This week, I heard an announcement of a state funeral for a significant member of the community, who had recently died.
The radio announcer said “There will be a ‘celebration of the life of ‘X’’ in the Recital Centre.
This announcement captured my attention. These days, the most common way of describing what happens after a person dies is not to have a ‘funeral’, but a celebration of their life.
When I have spoken to mourners who have come to me to arrange the funeral of their loved one, they often say “Oh, we don’t want a ‘funeral’, we would rather have a celebration of their life.
So I thought that having been in the business of being a Christian priest, part of whose job it is to arrange and conduct funerals, I thought that this sentiment ought to be unpacked.
Is seems to me that the term ‘celebration of life’ has become a cliché. Like all clichés it both reveals something, and hides something.
For me, the emphasis on a ‘celebration of life’ comes from the fact that many people see a ‘funeral’ as being too much focused on loss.
Many people want to read the poem by Henry Scott-Holland and say
Death is nothing at all.
It does not count.
I have only slipped away into the next room.
Nothing has happened.
Everything remains exactly as it was.
I am I, and you are you,
and the old life that we lived so fondly together is untouched, unchanged.
Whatever we were to each other, that we are still.
This is not a ‘bad’ sentiment, in itself, but here is something interesting.
Henry Scott-Holland was a priest. He wrote this poem, minimising death, because he believed that dying was not all that there is. He ends his poem with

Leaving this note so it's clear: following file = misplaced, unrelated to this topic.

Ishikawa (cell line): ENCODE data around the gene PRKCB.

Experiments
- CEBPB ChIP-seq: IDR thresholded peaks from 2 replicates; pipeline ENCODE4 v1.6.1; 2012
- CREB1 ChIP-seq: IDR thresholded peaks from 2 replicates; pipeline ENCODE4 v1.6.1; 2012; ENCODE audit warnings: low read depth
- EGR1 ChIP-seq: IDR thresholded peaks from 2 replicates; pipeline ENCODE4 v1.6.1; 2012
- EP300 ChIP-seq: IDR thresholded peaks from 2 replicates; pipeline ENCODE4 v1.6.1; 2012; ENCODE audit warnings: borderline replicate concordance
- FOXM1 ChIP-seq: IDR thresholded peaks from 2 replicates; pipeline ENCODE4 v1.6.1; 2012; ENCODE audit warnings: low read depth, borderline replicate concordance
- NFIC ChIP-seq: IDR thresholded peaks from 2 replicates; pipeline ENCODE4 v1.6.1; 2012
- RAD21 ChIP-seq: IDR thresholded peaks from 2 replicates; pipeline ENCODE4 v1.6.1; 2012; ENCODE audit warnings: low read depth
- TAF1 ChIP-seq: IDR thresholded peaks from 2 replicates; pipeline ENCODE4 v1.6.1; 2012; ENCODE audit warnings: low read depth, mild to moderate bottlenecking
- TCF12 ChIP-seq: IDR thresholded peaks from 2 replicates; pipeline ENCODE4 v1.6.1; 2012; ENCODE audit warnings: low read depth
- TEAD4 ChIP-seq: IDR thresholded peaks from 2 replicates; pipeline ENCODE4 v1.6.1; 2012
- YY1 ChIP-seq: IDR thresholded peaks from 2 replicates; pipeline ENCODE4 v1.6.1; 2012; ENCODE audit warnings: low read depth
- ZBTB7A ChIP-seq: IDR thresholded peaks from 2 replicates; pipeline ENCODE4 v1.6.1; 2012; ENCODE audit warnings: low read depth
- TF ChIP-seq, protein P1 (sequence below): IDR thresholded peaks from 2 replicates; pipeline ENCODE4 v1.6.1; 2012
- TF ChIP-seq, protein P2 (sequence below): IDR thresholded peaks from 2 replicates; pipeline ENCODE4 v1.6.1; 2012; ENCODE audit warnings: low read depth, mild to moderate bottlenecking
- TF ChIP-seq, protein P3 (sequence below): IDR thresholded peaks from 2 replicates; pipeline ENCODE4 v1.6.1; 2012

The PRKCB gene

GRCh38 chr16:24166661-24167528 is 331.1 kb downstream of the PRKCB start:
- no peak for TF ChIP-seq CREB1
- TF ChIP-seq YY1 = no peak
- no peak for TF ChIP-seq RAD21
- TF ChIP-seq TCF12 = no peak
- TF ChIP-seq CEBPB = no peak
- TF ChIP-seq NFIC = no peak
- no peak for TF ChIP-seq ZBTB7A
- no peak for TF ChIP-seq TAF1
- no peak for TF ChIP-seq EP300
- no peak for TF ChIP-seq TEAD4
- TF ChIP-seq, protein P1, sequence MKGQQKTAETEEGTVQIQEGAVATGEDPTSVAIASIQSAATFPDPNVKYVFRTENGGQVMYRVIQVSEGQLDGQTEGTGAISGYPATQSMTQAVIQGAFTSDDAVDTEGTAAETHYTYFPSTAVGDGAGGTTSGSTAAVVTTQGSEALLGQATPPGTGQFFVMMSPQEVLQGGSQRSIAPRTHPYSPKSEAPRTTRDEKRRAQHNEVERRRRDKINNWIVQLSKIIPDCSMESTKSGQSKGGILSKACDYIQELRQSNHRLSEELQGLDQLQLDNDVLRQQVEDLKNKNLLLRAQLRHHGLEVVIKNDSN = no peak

Why should I be out of mind because I am out of sight?
I am but waiting for you, for an interval,
somewhere very near,
just round the corner.*
All is well.
Nothing is hurt; nothing is lost.
One brief moment and all will be as it was before.
How we shall laugh at the trouble of parting when we meet again!
Believing that death is not an ‘uyltimate’ reality, but a secondary one, places a person’s life in a particular context.
But when the Christian context of a person’s life is not there, the all hat is left is this life, the past, and the desire to ‘celebrate’ that life.
Thanks to my mentor, David, I have been made aware that a funeral has much more to it than a celebration of a person’s life.
Here is what as passed on to me, which I now pass onto you.
The first thing to say is that a Christian Funeral is a pastoral event. This means that although there are prayers said and so on, it is possible for non believers to be present without being offended, or asked to do anything that they can’t with integrity, participate in.
Because a funeral is a ‘liturgy’ (i.e., work!) there are a number of tasks that need to be achieved.
First, we give thanks to God for the life of the person whop has died. This is the ‘celebration of their life’, but it is done ‘God-ward’ as it were. We acknowledge our being creatures of the Creator, and return thanks to God for the life of the person who has died.
But there is more! The very measure of the value of a person’s life is the same measure in which we will miss them because they have died. So allowing ourselves to grieve, in public officially is an important pastoral element of a funeral. We do not ‘hold it together’ and pretend that we have not lost someone, but tell the truth, and mourn their loss.
Being in the presence of a coffin is a p[powerful wake up call too, that we will all die. Being aware o our own mortality ,makes us gentler on our own perfectionist selves, and is a spur to fix up that which is not yet healed, before we too die!
Finally, it is possible in a funeral to make meaning out of death. We can give expression to the hope that the sundering that is represented by death is not the primary reality, but that the putting-together that makes for life and love is, since Easter Day the primary reality in which we live, whether we know it or not, that is what Christians say about death.
For the sake of those who will be alive when I am dead, I would much rather have a funeral, with all of the things in it that I have mentioned, than a celebration of my life.